If you’re a horror buff you undoubtedly have a go-to film when the Halloween spirit drifts in on cool autumn air. You know, that one you find yourself glued to the instant it pops up on the cable horror marathon.
In my case, it’s The Shining. I find it impossible to resist its calling. Stanley Kubrick’s camera bestows the haunted hotel with an unsettling beauty and Jack Nicholson’s performance is a brilliant tightrope walk between hammy and terrifying.
I asked other writers — some who specialize in horror and others who don’t — what fright flicks they’re most likely to throw on the DVD player this time of year. Here’s hoping the answers send you exploring creepy new cinematic territory or revisiting old nightmares.
Lee Thomas: Lee Thomas is the Lambda Literary Award and Bram Stoker Award-winning author of more than 20 books, including The Dust of Wonderland, In the Closet, Under the Bed, The German, Torn, Ash Street, Like Light for Flies and Butcher’s Road. Writing as Thomas Pendleton and Dallas Reed, he is the author of the novels Mason, Shimmer and The Calling from HarperTeen. He is also the co-author (with Stefan Petrucha) of the Wicked Dead series of books for young adults.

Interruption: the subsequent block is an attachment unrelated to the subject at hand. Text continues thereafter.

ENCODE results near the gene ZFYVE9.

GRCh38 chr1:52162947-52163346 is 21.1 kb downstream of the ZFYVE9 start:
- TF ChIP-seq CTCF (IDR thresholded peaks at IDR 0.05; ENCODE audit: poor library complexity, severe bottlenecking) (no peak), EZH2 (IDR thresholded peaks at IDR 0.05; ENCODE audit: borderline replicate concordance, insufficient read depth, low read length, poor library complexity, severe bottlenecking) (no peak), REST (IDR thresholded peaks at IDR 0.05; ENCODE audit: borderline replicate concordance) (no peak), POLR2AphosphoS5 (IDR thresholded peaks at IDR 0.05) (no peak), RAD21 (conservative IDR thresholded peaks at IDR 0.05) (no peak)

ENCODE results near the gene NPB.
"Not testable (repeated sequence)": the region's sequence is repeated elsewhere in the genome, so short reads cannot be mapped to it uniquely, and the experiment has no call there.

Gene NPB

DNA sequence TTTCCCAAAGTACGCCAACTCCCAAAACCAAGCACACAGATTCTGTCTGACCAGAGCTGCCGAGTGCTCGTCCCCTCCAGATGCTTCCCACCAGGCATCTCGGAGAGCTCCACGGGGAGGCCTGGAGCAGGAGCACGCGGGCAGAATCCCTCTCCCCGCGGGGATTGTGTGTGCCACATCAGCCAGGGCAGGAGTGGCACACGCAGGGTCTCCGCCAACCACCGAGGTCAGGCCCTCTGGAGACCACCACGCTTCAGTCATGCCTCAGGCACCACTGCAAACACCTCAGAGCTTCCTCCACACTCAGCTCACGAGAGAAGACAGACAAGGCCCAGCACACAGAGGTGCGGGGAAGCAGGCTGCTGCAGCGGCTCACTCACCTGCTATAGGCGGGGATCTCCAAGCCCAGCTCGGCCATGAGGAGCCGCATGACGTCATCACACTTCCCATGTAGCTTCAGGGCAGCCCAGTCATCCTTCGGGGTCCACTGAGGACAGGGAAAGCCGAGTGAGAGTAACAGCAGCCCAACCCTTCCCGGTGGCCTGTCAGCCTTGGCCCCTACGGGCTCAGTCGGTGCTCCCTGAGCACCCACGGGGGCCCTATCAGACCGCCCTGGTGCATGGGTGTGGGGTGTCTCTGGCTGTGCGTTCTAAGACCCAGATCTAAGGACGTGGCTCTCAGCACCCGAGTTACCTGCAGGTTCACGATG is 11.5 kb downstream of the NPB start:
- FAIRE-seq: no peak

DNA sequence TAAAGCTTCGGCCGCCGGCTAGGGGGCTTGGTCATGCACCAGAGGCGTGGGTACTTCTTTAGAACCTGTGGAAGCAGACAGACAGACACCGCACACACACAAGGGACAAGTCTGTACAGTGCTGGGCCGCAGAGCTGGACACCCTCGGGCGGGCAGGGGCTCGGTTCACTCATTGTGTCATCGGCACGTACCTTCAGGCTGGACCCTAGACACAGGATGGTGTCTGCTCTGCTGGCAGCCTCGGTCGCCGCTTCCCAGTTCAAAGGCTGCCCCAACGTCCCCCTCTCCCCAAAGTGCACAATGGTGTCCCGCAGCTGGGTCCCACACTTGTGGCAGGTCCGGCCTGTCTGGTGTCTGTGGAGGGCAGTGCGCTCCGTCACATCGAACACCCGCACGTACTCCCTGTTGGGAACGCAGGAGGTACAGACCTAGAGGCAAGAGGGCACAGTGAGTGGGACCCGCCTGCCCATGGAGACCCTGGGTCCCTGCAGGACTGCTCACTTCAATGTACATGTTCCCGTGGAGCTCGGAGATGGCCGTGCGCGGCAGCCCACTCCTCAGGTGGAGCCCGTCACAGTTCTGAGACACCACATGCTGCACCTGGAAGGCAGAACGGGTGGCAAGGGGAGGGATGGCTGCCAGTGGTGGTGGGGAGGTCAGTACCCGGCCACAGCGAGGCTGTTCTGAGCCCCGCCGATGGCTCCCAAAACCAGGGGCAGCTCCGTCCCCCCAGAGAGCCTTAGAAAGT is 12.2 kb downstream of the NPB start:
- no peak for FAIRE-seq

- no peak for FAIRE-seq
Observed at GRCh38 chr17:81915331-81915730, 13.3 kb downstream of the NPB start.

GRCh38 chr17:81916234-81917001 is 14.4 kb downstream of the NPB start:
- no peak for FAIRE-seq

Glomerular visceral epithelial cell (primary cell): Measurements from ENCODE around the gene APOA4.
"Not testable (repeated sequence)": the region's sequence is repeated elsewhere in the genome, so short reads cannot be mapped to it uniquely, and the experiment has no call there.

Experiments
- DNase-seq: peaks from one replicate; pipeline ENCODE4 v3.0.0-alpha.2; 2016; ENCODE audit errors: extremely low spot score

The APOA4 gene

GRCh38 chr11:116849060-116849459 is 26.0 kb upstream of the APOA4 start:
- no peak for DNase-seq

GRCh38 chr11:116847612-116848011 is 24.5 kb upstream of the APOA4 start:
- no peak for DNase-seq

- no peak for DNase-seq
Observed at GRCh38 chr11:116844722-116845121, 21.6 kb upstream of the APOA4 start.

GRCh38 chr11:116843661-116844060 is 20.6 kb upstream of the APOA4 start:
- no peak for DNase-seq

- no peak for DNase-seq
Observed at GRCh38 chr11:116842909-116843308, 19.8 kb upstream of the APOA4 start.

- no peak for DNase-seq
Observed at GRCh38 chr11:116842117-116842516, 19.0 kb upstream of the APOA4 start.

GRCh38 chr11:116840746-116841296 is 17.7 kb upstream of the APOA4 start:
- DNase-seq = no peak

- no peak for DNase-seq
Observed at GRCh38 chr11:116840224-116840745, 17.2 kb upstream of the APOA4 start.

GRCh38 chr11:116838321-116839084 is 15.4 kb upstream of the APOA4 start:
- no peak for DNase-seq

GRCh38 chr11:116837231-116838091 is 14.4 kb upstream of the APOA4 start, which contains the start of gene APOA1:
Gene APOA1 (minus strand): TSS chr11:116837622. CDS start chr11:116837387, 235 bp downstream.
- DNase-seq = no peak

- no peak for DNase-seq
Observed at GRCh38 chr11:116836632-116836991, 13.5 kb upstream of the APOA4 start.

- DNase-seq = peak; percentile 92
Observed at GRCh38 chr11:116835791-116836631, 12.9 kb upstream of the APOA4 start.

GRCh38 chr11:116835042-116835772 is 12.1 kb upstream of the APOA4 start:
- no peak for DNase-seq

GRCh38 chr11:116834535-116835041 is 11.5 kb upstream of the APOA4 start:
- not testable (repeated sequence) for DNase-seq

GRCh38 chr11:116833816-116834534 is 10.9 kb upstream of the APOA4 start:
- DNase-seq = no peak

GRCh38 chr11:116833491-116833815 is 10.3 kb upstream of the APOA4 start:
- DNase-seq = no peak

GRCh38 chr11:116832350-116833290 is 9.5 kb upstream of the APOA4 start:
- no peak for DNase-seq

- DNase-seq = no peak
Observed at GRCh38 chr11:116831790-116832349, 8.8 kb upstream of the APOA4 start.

One of the nightmarish creatures that emerges from The Mist.
While season-specific titles – Halloween (1978) and Trick ‘r Treat (2007) – always make for great viewing this time of year, I have a – relatively – new seasonal favorite in Frank Darabont’s adaptation of Stephen King’s The Mist (2007). Great performances from the cast and a nihilistic ending that will piss off grandma, The Mist is a modern creature-feature classic. I watch it in black and white, which ups the nightmare vibe considerably.
Yvette Benavides: Yvette Benavides is an author of literary fiction, often set on the U.S.-Mexico border, and an associate professor of English at Our Lady of the Lake University. She teaches composition and literature courses as well as courses in the combined MA/MFA program in literature, creative writing and social justice.
Let’s Scare Jessica to Death. I guess it’s the first one that comes to mind because it is the scariest — at least the early imprint of it. (It was made in 1971.) I watched it on late-night TV a few years after it was made, when I was maybe 8 or 9. An emotionally/mentally fragile woman feels unsafe in her home. That’s scary. The psychological vampires won’t leave.